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Top Rwanda Hutu Rebel Commander Surrenders

The top Rwandan Hutu rebel commander based in the Democratic Republic of Congo has formally surrendered to the Tutsi-dominated Rwandan government. His movement, the FDLR (Democratic Liberation Forces of Rwanda) has been based in eastern Congo for nine years, following the flight of Hutu extremists to eastern Congo after their involvement in the 1994 Rwandan genocide.

Rwandan Hutu leader Paul Rwarakabije and several of his officers flew into the Rwandan capital, Kigali, to be greeted by top Rwandan officials eager to display a political victory over the Hutu-rebel movement.

The sudden surrender of the top officials follows direct discussions between the Rwandan government and the rebel group. Rwandan officials emphasized that the surrender had nothing to do with either the U.N. mission in Congo or the new Congolese government.

The FDLR rebel group has been comprised of key members of the 1994 genocide, plus Hutu members of the former Rwandan army, as well as a mix of displaced Rwandan Hutus. The group has been based in eastern Congo for many years, fighting alongside the former Congolese government in its battle to stave off the largest Congolese rebel movement at the time - RCD-Goma (Rally for Congolese Democracy).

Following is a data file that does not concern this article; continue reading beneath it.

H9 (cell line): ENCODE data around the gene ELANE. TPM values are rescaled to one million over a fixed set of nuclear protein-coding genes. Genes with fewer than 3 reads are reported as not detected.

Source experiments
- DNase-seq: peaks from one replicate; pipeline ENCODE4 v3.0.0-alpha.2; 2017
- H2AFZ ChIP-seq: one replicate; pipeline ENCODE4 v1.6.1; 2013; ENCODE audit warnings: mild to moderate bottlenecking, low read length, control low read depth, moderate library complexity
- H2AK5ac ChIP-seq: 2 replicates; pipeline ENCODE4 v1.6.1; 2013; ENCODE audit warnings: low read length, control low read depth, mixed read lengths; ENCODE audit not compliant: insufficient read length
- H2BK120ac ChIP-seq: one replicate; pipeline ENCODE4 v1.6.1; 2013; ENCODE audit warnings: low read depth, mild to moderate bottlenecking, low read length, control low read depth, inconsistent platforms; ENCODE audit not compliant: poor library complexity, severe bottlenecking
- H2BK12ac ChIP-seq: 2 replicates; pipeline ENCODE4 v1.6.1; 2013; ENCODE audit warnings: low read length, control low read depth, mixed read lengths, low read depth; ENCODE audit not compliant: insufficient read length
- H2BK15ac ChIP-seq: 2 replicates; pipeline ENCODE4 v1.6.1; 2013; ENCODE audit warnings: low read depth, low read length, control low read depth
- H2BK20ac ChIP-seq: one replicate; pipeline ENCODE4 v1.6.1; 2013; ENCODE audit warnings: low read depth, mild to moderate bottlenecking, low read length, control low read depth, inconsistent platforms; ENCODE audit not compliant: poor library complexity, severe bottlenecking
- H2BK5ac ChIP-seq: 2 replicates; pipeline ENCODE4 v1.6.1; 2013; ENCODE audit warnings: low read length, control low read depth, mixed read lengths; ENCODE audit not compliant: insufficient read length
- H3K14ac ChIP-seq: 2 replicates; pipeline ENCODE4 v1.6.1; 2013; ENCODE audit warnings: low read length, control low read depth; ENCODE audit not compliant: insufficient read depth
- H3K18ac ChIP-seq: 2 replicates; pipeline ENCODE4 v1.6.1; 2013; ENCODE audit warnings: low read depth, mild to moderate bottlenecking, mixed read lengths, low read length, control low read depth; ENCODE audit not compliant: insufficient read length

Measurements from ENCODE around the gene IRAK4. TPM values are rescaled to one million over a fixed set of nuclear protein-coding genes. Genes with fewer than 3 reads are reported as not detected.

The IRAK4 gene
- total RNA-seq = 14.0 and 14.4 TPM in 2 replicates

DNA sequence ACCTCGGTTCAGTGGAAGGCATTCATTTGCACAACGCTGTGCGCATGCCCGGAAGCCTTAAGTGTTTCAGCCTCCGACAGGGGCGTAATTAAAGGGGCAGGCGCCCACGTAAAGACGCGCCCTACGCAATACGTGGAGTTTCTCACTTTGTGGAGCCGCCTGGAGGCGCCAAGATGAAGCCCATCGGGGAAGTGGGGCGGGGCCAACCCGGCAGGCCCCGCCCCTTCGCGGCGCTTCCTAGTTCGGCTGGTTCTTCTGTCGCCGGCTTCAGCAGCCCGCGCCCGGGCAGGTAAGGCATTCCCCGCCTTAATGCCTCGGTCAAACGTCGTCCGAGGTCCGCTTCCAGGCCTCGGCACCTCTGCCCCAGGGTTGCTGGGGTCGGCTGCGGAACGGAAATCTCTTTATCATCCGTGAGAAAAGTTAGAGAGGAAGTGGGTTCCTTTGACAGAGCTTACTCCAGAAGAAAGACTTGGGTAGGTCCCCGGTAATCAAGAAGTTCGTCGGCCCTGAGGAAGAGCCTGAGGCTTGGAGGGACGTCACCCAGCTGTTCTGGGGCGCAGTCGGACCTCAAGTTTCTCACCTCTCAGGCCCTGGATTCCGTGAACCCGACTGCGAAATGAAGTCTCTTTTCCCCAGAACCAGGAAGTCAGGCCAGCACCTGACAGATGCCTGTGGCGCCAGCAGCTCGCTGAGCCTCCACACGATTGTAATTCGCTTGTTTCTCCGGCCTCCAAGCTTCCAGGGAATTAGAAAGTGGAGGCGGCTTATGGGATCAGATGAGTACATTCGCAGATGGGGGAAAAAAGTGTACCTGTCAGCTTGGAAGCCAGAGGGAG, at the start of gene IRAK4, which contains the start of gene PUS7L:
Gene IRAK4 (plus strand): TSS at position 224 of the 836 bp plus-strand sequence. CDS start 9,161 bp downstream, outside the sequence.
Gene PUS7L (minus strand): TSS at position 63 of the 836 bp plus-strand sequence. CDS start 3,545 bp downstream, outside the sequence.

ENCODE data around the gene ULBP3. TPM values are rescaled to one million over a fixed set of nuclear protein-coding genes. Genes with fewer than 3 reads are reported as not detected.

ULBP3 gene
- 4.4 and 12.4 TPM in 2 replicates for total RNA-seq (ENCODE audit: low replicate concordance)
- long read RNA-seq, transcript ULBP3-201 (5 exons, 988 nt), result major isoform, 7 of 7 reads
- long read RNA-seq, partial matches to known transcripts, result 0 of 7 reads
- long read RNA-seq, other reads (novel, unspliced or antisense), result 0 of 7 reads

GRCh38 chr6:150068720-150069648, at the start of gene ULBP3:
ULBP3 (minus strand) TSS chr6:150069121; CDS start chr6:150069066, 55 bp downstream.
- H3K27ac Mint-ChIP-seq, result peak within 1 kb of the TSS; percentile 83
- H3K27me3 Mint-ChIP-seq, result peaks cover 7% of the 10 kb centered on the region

RCD-Goma was backed by the Tutsi-dominated Rwanda government and is now part of the new transitional government in Congo, which officially ended five years of war in July.

The U.N. mission in Congo had also been trying to help repatriate FDLR troops to Rwanda.

On Friday, more than 100 heavily-armed FDLR fighters crossed the border into Rwanda from the eastern Congolese town of Bukavu. Hundreds more have already started gathering in towns close to Bukavu.

How many of the estimated 15- to 20,000 FDLR fighters in eastern Congo will repatriate depends on how many of them are granted amnesty, according to U.N. sources. Mr. Rwarakabije himself does not have a record of being involved in the 1994 Rwandan genocide, having merely led attacks against northern Rwanda between 1997 and 2000. As such, he is expected to receive some sort of political amnesty from the Rwandan government, in return for his surrender, although this has not been made clear.